still in shock at the cost of a new one a lorry turned up with a brand new
tank on it which someone else had ordered and misdelivered it to my house
(or at least they left it with a neighbour because I was out). I never did
find out who it was really meant for but was grateful to the plumbing gods
for such a timely intervention.
Dave, many thanks for this very comprehensive reply, which I have
printed out. My thoughts now are that your Item 2 covers this problem.
#Whether the pump is in backwards we will establish later with the
plumber. Now, after reading all the replies when folks realised the it
was a gravity/pumped system, I'm not so sure again.
What I can do this morning is to restart the system, with the pump on
the lowest speed setting, and see how it all performs. I can check
what is going on in the header tank as well.
May I suggest that when you first turn the system on, you set it to HW-only
mode and note whether or not the pump starts. If it's a fully pumped system,
the pump *will* start on HW-only. If it's gravity HW and pumped CH, the pump
won't run until you also turn the CH on. That should help to determine what
sort of system it is.
The maths is easy - there are net expansion calculators on the web, or use
the expansion coefficient of water (this varies by temp, but it's good
enough to stab an average value in and see what the expansion is between say
15C and 80C. The harder bit is estimating the volume of the rads and pipe.
Nowhere near. That pipe will be "full" to the same level as water in the
tank. You'll get a good "couple" (+/-) of litres expansion out of a typical
system depending on volume of system.
On Sun, 06 Dec 2009 09:52:05 GMT, Harry Bloomfield wrote:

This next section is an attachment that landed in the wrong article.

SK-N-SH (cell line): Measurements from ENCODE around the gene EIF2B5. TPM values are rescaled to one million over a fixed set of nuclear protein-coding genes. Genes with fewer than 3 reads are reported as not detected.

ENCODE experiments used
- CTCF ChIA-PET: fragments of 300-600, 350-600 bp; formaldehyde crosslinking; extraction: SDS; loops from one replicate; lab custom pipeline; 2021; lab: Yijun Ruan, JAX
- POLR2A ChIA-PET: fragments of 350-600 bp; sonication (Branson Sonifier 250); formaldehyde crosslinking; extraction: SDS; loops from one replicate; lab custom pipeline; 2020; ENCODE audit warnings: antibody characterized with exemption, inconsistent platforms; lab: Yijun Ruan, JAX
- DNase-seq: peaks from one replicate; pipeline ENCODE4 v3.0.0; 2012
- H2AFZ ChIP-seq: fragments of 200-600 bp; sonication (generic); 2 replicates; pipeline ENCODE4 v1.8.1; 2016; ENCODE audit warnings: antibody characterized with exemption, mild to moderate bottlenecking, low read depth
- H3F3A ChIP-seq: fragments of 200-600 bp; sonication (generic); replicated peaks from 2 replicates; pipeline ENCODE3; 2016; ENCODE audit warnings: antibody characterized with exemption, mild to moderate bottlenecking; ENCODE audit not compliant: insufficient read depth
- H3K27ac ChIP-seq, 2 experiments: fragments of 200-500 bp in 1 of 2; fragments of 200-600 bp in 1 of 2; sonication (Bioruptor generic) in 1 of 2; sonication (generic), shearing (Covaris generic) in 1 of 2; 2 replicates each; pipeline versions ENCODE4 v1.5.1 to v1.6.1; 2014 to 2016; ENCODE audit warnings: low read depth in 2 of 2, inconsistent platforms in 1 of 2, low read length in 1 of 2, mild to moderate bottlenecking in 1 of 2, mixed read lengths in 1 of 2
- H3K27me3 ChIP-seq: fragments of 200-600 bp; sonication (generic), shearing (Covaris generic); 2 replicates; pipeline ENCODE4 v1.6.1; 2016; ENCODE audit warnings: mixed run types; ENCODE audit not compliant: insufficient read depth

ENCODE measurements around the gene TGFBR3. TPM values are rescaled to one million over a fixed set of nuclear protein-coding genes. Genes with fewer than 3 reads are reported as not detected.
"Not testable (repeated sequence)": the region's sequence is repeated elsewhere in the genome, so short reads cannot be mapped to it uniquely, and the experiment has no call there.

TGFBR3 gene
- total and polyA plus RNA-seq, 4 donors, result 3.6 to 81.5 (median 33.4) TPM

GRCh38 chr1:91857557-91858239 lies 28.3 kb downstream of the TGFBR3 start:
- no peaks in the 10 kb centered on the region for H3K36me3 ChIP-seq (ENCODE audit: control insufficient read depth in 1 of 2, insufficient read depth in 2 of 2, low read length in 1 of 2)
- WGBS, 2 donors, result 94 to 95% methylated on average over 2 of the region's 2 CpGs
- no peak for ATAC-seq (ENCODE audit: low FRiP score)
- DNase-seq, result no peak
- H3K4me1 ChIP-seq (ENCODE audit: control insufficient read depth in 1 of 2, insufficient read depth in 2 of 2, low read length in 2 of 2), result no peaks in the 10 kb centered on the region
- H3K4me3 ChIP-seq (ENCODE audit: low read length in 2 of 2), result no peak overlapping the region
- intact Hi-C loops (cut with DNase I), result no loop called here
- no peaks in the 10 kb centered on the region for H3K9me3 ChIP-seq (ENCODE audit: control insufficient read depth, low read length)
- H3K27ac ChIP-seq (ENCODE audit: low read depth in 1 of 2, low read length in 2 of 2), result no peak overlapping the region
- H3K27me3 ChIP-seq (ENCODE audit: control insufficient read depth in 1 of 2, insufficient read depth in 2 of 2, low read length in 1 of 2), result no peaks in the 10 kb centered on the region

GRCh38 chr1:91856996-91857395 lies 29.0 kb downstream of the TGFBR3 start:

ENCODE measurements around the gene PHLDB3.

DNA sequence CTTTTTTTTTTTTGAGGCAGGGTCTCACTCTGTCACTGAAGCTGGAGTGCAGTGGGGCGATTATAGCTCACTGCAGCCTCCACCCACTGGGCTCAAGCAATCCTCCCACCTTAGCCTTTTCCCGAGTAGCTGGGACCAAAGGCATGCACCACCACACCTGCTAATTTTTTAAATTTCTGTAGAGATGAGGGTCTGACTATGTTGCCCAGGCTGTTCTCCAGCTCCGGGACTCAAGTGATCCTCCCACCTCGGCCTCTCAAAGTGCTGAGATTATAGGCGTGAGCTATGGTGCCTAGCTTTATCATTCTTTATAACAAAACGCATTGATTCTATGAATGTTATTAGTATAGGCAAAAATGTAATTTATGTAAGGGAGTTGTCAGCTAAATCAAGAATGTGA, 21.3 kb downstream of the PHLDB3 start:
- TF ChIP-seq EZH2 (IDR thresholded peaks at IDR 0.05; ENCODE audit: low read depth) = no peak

No, think about it. The water in the vent pipe is connected directly
to the feed pipe via the system. Water finds it's level, so the water
level in the vent pipe is the same as that in the tank.
When the system starts heating up the water expands and that increase
in volume is accomodated by water moving up the feed pipe into the
tank. Raising the level in the tank and thus in the vent pipe but
that is only a inch or so of pipe so not a significant volume
compared to raising the level in the tank by and inch or so.
Correct. At worst the tank should only get a little warm. Hot is bad
so is any flow from the vent pipe, even a regular drip or a short
dribble when the pump starts.
That would be hard as the pipe to the tank is full even when cold. To do
what you propose would require a magic ballcock that cut off when the water
was several feet down the pipe below the base of the tank!
No magic involved...
The boiler, rads, pipe and tank will of course all be full of cold
water initially. As the system heats up there will be point at which
the water in the pipe will hot below a certain level and cold above it.
As the water warms and expands, the interface between the two will
gradually rise up that pipe.
Thermo mixing will be a minimum in a narrow pipe, unless and until the
hot water expands up to the tank, where it should quickly mix with the
cold water in there and the tank will then cool. A warm header tank
means something is wrong.
OK - I see what you are saying - my bad. I though you were saying there
would be no appreciable increase in the water level in the tank. You were
actually saying the tank shouldn't get hot.